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The Gift of Death Sam Ripley

The Gift of Death

Sam Ripley

Published
ISBN :
Kindle Edition
380 pages
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 About the Book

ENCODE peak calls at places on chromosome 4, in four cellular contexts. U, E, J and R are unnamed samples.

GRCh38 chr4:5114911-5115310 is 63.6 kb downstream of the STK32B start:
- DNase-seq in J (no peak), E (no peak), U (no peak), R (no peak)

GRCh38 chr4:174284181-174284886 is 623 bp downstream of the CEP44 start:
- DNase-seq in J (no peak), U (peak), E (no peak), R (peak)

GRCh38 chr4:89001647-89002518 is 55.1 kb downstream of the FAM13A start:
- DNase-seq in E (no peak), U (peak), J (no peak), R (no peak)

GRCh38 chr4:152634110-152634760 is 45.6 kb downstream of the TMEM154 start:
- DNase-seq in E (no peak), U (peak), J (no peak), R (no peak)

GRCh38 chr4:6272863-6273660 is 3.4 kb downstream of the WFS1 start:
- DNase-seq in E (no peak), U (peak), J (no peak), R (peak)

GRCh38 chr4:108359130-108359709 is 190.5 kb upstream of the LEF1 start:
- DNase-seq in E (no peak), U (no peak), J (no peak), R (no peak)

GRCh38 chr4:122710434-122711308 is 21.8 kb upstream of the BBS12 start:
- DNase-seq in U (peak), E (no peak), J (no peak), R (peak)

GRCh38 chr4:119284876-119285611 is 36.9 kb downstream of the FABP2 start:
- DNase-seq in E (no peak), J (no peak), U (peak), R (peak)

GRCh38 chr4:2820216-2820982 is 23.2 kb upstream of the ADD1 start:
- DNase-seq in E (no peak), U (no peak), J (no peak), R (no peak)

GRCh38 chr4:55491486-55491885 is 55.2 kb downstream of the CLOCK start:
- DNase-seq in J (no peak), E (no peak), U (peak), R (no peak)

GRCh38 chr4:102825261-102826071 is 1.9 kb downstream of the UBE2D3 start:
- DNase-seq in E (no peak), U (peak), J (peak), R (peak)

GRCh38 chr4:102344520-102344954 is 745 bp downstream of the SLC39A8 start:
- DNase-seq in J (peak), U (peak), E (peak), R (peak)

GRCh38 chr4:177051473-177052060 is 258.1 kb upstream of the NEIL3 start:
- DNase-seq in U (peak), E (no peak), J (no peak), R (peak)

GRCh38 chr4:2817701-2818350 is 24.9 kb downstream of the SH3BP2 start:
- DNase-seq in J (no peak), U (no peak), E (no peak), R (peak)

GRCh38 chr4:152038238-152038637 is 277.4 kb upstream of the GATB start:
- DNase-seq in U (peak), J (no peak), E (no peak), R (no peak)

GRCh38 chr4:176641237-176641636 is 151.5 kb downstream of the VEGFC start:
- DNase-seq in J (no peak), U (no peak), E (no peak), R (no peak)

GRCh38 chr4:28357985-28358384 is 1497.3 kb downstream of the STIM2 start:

An ‘electrifying novel – pitch-perfect and brutal … a twisted gem’ – Kate Miciak, crime editor at Bantam Delacorte USAA run of unspeakable crimes. A series of grotesque presents. The legacy of a dead serial killer.When former forensic artist Dr KateMoreAn ‘electrifying novel – pitch-perfect and brutal … a twisted gem’ – Kate Miciak, crime editor at Bantam Delacorte USAA run of unspeakable crimes. A series of grotesque presents. The legacy of a dead serial killer.When former forensic artist Dr Kate Cramer discovers a 15-month-old child floating in the sea outside her Malibu home she is forced to revisit the past. A past that she thought she had left behind.Seven years earlier she had been involved in the hunt and capture of serial killer Bobby Gleason, who stalked his victims, attacking and raping them in what the state prosecutor likened to a travelling circus of torture. After Gleason committed suicide while in prison everyone involved in the case thought they could get on with their lives - until each of the key players finds that they are being targeted in a macabre fashion.The book is 95,000 words long, but is so full of suspenseful twists and turns that it reads like a dream – or your worst nightmare. It is not for the squeamish or the faint of heart. Please download the sample if you are in any doubt …Opening lines:She stared at the sea and thought of death. The sound of the waves rising and falling against the shoreline reminded Kate Cramer of the last breaths of a dying woman.She tried to force the image from her brain, but it was no use. The sibilant whisper of the sea transported her back to the hospital where she had sat by the bedside of a young woman and listened to her die …Kate had stepped away from her position as a forensic artist in order to have a quieter, steadier, more normal life. But all those victims out there - the mutilated, the raped, the abused, the butchered – did not have that luxury. They were defined by the crimes inflicted upon them, the scars etched into their bodies and their faces, marks that inscribed their bleak futures. The lucky ones were the ones who had died.